The propriety of calling them hiz judges, pares suos, iz discovered in the gradation of courts established in England.
He takes the piece of wood in hand, equalizes the thickness where needful, and pares off the sharp edges.
In some works, a special tool which pares the leather on a flat table is preferred; this particular operation is called "doling."
The other loaves he pares round, cuts one in two, and gives the upper half in halves to him.
The barber then pares the finger and toe nails of the bridegroom, and touches the toe nails of the bride with his razor.
Gussy 'pares in the background and givs the gals $5 to danse a bally for his own speshell benerfit.
Settlers who can go to California or to Colorado pares will hardly fix themselves in the Utah desert.
Commissary of police yawns more wearily than before, secretary disdains to use his pen, seizes his penknife and pares his nails.
Foret enim optandum, pares, aut saltem proximos, illi viro fieri.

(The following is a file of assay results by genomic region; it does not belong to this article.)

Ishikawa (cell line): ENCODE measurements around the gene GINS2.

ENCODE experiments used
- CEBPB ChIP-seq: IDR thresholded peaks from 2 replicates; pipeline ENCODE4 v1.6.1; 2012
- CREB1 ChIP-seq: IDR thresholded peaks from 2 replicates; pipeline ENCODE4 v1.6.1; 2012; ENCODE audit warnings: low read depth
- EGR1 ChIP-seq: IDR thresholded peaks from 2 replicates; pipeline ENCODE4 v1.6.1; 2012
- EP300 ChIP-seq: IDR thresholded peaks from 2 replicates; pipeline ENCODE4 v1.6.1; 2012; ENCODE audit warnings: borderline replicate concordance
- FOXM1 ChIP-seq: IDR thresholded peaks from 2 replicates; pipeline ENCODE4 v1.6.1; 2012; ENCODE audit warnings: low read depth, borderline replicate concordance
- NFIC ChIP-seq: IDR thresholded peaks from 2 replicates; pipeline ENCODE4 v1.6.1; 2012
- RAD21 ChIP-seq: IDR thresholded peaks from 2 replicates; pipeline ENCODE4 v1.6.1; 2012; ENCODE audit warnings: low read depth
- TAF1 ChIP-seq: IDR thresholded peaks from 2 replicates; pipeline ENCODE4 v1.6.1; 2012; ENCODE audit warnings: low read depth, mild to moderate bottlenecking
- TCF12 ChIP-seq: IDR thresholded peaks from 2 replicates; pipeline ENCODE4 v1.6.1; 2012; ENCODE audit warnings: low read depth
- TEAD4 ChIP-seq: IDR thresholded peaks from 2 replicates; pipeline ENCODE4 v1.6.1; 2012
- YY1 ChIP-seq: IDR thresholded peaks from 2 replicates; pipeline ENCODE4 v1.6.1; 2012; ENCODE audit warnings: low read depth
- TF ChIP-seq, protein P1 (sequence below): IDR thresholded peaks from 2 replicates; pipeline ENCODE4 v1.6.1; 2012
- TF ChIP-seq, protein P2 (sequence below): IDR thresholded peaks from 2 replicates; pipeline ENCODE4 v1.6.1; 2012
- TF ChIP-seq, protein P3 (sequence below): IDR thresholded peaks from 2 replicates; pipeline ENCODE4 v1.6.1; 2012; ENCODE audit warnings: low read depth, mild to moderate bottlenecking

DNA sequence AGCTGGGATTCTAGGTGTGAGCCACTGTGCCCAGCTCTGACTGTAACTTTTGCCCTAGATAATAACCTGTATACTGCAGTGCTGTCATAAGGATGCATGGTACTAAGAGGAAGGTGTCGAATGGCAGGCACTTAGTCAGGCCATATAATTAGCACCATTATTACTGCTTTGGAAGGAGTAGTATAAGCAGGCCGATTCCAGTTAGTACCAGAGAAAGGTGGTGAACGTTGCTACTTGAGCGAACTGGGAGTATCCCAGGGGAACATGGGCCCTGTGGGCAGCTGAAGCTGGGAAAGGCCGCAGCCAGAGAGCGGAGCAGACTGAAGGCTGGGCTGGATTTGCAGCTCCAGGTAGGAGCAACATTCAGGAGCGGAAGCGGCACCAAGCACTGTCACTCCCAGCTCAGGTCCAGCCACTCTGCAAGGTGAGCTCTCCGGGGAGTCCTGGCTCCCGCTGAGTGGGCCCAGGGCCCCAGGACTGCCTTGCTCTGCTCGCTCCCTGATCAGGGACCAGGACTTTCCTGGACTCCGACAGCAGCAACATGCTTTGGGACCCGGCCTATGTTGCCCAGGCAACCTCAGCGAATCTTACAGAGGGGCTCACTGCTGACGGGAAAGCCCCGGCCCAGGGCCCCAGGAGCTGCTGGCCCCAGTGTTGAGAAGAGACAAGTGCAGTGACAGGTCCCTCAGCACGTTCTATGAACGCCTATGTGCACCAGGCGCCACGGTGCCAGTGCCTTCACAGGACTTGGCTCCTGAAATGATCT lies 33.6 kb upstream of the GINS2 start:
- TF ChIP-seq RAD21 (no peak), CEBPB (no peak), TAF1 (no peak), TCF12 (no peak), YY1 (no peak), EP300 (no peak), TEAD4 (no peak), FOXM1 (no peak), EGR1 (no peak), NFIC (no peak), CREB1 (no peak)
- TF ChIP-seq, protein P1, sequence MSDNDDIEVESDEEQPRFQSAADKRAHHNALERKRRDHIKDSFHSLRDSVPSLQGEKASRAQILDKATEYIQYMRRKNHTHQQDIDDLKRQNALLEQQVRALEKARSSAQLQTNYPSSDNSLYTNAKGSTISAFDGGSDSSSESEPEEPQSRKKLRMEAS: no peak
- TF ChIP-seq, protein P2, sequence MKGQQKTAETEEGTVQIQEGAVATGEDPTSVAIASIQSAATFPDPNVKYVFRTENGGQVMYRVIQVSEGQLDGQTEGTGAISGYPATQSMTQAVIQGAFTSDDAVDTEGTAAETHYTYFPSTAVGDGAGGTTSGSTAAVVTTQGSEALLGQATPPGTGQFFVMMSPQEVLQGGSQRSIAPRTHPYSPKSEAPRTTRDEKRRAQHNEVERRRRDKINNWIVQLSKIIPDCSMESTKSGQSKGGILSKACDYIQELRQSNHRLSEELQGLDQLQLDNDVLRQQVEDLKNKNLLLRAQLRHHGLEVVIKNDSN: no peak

Aunt Bethiah pares apples and slices them, and Elinor strings them up with a darning-needle.
"to trim by cutting close," c.1300, from Old French parer "arrange, prepare; trim, adorn," and directly from Latin parare "make ready, furnish, provide, arrange, order," related to parere "produce, bring forth, give birth to," from PIE root *pere- "produce, procure, bring forward, bring forth," and derived words in diverse senses (cf. Lithuanian pariu "to brood," Greek poris "calf, bull," Old High German farro, German Farre "bullock," Old English fearr "bull," Sanskrit prthukah "child, calf, young of an animal," Czech spratek "brat, urchin, premature calf"). Generalized meaning "to reduce something little by little" is from 1520s. Related: Pared; paring.
Paré Pa·ré (pä-rā'), Ambroise. 1517?-1590.
French surgeon who made numerous improvements to operating methods, including the ligature of arteries rather than cauterization.